John Frost was the son of renowned illustrator, Arthur B. Frost, who from an early age introduced his son to painting and eventually encouraged him to pursue his talents at the Academie Julian when the family moved to Paris. During this time, Frost was introduced to Impressionist artist Richard Edward Miller and often visited the painter in Giverny. "By 1900, Impressionism, or what may be more properly termed 'Impressionistic Realism,' was the style of choice among American painters. The significicant contributions of French Impressionism to American art were in the use of color and the specialized brushwork. Americans, in general, did not dissolve forms, a common practice with Monet and his followers. The penchant for realistic observation of scenes, long a staple of American painting, survived the Impressionist onslaught. Scientific theories of color, such as [Michel] Chevreul's, were indeed well received by Americans, even by those who did not consider themselves Impressionists, and the outcome showed in paintings with brilliant and convincing effects of natural light. The loose, choppy brushtroke that characterizes an Impressionist work was both the consequence of the quick manner of paint application and the desire to produce a brilliant surface covered with a multitude of small daubs of bright color." (J. Stern, "Landscape of Light: Impressionism in California," Impressions of California: Early Currents in Art 1850-1930, Irvine, California, 1996, p. 37)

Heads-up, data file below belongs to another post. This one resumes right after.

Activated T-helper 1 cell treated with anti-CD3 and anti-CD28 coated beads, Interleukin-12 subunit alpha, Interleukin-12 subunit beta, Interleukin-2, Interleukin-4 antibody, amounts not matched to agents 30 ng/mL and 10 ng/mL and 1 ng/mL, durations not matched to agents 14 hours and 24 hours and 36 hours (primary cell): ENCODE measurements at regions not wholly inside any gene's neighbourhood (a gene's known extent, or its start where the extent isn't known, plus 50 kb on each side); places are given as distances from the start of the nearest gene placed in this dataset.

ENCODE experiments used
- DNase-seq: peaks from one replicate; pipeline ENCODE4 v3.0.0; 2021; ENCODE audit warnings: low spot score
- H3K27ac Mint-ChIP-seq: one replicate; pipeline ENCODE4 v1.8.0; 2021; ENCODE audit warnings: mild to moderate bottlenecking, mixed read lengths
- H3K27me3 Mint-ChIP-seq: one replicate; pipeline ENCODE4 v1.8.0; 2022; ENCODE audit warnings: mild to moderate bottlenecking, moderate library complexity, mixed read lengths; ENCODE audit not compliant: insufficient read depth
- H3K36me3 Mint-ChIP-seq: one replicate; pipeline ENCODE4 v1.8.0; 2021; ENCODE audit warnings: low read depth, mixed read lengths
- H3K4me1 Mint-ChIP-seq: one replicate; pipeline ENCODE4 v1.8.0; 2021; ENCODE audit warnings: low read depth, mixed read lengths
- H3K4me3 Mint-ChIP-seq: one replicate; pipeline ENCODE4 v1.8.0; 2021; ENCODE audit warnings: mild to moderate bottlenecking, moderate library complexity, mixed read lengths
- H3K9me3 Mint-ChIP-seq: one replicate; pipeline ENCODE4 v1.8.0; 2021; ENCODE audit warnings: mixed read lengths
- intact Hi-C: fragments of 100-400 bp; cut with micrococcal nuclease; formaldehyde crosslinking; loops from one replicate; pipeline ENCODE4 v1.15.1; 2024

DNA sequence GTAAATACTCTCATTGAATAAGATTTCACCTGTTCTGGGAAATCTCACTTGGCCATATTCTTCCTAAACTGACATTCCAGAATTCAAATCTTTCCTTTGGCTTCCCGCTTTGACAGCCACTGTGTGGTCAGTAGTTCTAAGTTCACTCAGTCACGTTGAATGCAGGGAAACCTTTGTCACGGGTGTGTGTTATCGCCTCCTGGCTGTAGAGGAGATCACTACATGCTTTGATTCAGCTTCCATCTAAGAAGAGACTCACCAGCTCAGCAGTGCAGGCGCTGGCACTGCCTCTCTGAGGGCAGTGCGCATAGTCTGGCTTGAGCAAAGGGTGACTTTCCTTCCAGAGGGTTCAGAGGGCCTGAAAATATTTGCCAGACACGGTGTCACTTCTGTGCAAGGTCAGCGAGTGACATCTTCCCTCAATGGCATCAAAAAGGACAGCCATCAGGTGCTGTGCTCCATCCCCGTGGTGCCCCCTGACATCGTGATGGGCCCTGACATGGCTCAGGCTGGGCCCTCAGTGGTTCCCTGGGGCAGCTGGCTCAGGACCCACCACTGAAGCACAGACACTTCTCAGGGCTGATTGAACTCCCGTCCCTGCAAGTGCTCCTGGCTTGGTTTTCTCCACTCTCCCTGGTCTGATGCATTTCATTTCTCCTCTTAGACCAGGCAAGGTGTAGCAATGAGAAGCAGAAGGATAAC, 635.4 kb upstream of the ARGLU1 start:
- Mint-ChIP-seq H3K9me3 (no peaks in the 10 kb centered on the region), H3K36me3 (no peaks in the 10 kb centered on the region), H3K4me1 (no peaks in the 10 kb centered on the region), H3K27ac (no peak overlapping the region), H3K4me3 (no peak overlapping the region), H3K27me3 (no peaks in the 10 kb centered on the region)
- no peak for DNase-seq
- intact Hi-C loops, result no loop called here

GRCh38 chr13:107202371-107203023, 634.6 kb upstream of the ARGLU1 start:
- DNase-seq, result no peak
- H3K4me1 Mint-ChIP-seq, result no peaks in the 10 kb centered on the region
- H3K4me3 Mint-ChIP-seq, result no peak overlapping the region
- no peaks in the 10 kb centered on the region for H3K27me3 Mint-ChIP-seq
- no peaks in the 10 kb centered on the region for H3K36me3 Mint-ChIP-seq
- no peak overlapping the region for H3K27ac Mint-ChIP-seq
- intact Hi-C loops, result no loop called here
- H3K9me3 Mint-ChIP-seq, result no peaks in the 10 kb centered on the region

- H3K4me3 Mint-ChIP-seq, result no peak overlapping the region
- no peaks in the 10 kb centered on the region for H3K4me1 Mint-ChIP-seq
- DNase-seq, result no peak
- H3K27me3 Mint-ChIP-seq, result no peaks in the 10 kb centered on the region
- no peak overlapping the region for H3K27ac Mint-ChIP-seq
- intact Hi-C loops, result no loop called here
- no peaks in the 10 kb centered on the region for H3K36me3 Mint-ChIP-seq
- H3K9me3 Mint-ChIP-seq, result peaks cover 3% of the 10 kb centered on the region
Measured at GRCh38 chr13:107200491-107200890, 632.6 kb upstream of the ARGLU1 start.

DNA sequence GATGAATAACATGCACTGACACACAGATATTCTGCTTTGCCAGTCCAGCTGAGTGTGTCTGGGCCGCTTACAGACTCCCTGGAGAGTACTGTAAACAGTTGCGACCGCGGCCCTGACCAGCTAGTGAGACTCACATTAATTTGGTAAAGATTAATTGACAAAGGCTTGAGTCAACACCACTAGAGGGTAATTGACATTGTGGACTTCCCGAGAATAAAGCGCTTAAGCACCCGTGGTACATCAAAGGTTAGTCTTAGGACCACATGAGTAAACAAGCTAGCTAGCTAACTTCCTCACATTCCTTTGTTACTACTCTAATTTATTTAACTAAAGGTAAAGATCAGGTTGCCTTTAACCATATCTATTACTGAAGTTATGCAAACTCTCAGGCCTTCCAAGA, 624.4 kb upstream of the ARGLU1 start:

Up from the Arroyo is a masterpiece of the Impressionist style for which Frost would become best known. In this work, Frost has faithfully incorporated every hallmark of the style he had learned under Miller in Giverny and witnessed in exhibitions in New York and Chicago. Up from the Arroyo is rendered with these elements Frost learned but is further distinguished from the rest of the body of the artist's work in both its dramatic scale and high-keyed palette. The entire composition is painted in vivid color with dense Impressionist strokes that capture the dancing play of light on the wagon cart and the surrounding landscape. The sun filtering through the backlit leaves and softly diffused on the hills create an overall sense of light and pattern that contrast against the dazzling jewel-like colors in the foreground. Frost is able to combine strong draftsmanship, lively color and bold design to create a picture that captures an Impressionist tendency with Post-Impressionist devotion to surface texture and palette.